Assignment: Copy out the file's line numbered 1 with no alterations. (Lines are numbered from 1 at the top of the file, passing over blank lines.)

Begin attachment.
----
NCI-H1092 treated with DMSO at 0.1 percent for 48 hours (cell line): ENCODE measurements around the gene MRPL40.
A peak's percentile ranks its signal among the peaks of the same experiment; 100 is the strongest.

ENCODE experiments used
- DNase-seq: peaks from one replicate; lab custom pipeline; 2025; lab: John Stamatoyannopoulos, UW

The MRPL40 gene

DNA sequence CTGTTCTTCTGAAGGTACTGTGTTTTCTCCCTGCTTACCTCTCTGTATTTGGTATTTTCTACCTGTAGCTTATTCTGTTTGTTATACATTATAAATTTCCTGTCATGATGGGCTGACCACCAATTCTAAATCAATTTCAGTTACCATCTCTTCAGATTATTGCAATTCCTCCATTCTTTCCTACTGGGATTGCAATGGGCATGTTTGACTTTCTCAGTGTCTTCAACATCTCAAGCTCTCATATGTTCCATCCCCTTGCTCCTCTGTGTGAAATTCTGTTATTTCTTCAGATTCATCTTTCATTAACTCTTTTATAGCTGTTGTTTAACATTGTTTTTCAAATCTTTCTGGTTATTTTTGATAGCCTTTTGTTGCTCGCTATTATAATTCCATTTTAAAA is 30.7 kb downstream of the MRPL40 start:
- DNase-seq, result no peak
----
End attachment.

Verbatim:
NCI-H1092 treated with DMSO at 0.1 percent for 48 hours (cell line): ENCODE measurements around the gene MRPL40.